Asking Better Questions

Many of us have had the experience of asking our kids "How are you?" or "How was your day?" and gotten a simple "Fine" or "I don't know."

It's a question that doesn't usually get much of a response, and if I am being honest, I don't really like it when others ask me that question either.

This seemingly, innocuous question is a socially accepted way to greet people, but it can get tricky. Sometimes it’s hard to identify “the legitimately want to know,” “the sort of want to know,” “the want to know, but tell me later,” and the “I really don’t care to know.”

Even when I can tell the difference, I can’t always decide which crazy part of my life to talk about. And, I am guessing many of you experience similar quandaries.

What if it didn’t have to be this way? So glad you asked…read on.

It may take a bit of effort, but what if we practiced asking more specific questions to friends and family members?

Here are some goods ones for kids you know (and adults too):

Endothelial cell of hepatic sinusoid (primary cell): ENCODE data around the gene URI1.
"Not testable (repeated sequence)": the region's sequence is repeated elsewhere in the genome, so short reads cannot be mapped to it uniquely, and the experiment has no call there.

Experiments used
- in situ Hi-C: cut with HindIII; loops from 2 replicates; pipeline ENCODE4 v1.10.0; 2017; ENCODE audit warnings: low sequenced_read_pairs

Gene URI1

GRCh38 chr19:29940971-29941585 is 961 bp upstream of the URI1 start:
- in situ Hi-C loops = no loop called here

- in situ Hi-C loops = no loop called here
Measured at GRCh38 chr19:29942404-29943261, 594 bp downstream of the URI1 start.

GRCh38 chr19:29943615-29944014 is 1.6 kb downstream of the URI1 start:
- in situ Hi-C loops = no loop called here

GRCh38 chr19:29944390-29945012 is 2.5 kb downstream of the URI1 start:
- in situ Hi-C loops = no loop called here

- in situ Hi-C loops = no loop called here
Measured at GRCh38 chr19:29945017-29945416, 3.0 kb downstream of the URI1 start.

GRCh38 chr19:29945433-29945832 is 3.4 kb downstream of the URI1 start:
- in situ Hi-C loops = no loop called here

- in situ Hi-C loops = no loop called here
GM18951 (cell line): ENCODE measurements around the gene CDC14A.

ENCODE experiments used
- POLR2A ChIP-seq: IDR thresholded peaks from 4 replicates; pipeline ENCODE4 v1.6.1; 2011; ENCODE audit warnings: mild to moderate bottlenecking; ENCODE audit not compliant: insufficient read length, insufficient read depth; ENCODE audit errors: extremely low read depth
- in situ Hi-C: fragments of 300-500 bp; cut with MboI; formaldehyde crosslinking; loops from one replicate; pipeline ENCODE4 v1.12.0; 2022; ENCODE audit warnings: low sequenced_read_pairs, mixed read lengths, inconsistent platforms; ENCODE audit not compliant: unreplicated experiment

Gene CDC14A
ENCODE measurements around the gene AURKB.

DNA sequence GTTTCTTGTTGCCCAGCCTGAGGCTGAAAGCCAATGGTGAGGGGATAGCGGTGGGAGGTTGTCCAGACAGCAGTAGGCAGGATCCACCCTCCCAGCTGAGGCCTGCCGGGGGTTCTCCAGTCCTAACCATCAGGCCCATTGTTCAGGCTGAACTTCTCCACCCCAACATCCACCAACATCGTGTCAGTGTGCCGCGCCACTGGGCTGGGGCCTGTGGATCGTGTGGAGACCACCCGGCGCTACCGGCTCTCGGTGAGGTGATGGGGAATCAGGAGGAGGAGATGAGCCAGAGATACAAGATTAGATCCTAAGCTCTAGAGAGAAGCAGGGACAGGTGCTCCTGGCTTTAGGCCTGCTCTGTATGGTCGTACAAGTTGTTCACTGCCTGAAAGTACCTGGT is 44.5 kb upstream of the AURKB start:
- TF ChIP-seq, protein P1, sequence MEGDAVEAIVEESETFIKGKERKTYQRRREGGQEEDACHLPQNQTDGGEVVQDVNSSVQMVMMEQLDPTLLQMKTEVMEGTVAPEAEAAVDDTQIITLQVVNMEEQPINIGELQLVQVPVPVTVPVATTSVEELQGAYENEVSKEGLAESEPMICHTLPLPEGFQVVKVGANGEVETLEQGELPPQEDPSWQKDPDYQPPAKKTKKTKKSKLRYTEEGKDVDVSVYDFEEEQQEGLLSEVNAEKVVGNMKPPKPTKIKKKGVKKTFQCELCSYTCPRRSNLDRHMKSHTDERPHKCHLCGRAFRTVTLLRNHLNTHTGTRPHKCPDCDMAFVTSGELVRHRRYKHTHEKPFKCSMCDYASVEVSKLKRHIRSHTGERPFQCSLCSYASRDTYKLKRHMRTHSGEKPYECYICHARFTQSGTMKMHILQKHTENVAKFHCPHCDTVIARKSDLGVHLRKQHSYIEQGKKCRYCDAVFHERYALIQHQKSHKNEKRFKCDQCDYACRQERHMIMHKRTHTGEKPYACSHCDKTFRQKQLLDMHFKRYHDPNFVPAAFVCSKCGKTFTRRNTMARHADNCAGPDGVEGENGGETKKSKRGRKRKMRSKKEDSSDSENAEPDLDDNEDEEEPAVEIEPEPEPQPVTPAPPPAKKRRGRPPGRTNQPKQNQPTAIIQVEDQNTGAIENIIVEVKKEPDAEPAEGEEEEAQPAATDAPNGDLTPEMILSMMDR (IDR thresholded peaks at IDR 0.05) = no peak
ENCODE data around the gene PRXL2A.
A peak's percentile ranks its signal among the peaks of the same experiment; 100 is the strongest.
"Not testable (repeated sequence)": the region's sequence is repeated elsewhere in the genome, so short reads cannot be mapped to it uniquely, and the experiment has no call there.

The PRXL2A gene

• What has been the best part of your day so far?
  • When did you feel most loved today?
  • When did you feel most appreciated this morning?
  • Is there anything I can help you with right now?
  • How did your mid-terms go?
  • How was your grandmother’s surgery?
  • What did you say to the new girl at school (or work, etc.)?
  • What has been one of your proudest accomplishments today?
  • Have you watched any new movies this week?
  • Have you read any new books you recommend?
  • How did you enjoy your Bible story this morning?
  • Is there anything I could do to make your day better?

I can almost certainly guarantee that when we care enough to ask more specific questions, it will make someone’s day.

Sarah is the author of Bathsheba’s Responsibility in Light of Narrative Analysis, contributor to Vindicating the Vixens, and contributing editor for The Evangelism Study Bible. Some of her previous ministry experiences have included teaching and mentoring of adults and children in a wide variety of settings. Her small claim to fame is that she has worked with children of every age range from birth through high school over the past 20 years. She and her husband Ben reside in Richardson, Texas with their four children.

One Comment